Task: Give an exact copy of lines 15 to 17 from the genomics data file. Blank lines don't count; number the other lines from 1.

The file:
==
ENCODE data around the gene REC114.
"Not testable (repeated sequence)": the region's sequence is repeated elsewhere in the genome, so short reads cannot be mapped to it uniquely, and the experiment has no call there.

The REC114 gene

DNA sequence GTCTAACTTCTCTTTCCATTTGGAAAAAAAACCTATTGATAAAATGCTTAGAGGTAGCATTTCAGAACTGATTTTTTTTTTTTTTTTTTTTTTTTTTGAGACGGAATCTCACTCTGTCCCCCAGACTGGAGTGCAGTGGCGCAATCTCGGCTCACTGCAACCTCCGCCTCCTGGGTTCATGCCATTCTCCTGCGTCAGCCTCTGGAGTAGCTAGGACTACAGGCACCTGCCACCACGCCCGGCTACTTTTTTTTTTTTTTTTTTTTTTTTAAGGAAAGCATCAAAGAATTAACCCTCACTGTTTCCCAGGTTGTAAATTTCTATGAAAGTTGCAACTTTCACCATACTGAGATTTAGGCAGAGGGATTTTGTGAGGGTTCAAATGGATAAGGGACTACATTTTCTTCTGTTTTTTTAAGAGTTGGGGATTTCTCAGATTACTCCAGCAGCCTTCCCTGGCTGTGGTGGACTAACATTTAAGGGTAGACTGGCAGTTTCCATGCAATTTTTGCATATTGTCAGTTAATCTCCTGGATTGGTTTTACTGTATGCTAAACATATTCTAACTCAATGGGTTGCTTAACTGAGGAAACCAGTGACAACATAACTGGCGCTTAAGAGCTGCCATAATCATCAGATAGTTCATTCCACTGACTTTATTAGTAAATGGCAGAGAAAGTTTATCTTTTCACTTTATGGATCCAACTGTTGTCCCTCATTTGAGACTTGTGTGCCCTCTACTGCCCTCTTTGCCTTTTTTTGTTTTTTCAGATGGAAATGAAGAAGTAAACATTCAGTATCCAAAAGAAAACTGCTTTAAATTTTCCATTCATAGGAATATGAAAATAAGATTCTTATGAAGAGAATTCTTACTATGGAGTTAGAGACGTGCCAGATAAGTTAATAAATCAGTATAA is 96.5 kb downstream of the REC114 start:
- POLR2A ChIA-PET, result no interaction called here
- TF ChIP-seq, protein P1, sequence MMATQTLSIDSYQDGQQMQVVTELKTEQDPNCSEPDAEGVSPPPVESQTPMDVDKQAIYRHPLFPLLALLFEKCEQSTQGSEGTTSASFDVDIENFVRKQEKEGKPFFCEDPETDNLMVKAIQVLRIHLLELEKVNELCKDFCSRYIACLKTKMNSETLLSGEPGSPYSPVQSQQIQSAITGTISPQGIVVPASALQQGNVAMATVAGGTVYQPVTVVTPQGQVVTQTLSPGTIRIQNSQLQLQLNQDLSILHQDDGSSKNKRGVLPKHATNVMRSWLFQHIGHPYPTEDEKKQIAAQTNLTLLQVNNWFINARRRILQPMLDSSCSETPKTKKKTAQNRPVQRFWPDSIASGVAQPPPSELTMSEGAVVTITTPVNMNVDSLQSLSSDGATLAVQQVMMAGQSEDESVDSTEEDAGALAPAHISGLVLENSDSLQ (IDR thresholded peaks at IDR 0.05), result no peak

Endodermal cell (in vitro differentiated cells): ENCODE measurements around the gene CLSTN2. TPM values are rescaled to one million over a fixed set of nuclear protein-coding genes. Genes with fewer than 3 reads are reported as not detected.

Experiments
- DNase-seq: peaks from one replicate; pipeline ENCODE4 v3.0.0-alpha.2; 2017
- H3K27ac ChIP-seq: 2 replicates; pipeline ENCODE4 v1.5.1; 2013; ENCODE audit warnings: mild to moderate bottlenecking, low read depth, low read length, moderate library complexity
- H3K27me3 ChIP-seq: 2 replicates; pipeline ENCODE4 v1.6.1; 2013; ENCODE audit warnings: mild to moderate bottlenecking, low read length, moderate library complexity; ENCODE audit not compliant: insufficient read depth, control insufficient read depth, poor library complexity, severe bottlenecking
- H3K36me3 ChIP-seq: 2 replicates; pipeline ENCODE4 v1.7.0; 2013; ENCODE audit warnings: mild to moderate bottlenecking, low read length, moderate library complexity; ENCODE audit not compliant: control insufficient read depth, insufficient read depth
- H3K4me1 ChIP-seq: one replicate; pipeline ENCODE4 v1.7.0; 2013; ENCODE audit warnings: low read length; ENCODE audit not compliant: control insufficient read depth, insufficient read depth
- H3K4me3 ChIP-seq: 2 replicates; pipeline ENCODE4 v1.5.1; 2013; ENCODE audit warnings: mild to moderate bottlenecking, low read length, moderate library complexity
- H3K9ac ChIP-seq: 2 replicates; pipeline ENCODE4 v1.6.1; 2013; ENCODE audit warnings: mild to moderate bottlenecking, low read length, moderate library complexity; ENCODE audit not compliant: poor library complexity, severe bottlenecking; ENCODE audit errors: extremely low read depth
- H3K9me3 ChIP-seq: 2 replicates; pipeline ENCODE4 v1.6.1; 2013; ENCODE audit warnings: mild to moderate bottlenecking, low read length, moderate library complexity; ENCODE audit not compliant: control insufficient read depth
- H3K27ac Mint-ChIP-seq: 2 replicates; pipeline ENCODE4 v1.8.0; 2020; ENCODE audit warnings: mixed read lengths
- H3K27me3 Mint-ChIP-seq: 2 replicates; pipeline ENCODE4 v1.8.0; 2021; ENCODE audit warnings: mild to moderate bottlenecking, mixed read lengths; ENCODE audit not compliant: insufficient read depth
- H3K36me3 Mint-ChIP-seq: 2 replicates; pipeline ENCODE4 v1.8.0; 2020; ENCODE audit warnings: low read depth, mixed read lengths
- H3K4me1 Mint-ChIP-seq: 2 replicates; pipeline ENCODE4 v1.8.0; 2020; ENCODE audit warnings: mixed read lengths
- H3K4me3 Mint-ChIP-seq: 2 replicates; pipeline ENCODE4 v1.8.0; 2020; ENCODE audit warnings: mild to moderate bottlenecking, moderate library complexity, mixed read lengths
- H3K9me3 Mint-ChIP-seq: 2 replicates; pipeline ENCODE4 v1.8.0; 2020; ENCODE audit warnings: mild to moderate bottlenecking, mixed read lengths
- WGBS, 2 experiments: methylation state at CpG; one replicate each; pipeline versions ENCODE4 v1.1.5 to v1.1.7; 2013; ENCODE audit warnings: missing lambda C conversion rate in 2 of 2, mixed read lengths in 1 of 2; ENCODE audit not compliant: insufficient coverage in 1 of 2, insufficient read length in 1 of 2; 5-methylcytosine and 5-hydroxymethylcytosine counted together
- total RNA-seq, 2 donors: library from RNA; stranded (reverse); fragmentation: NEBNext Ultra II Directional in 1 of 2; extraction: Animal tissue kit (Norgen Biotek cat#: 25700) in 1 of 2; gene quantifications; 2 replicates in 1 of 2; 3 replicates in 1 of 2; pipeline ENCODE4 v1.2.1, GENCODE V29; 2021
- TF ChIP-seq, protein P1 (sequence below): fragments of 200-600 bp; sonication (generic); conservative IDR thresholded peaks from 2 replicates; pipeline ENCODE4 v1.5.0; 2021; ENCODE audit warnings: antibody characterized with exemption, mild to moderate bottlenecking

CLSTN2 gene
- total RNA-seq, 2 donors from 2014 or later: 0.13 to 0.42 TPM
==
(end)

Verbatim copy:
- H3K9ac ChIP-seq: 2 replicates; pipeline ENCODE4 v1.6.1; 2013; ENCODE audit warnings: mild to moderate bottlenecking, low read length, moderate library complexity; ENCODE audit not compliant: poor library complexity, severe bottlenecking; ENCODE audit errors: extremely low read depth
- H3K9me3 ChIP-seq: 2 replicates; pipeline ENCODE4 v1.6.1; 2013; ENCODE audit warnings: mild to moderate bottlenecking, low read length, moderate library complexity; ENCODE audit not compliant: control insufficient read depth
- H3K27ac Mint-ChIP-seq: 2 replicates; pipeline ENCODE4 v1.8.0; 2020; ENCODE audit warnings: mixed read lengths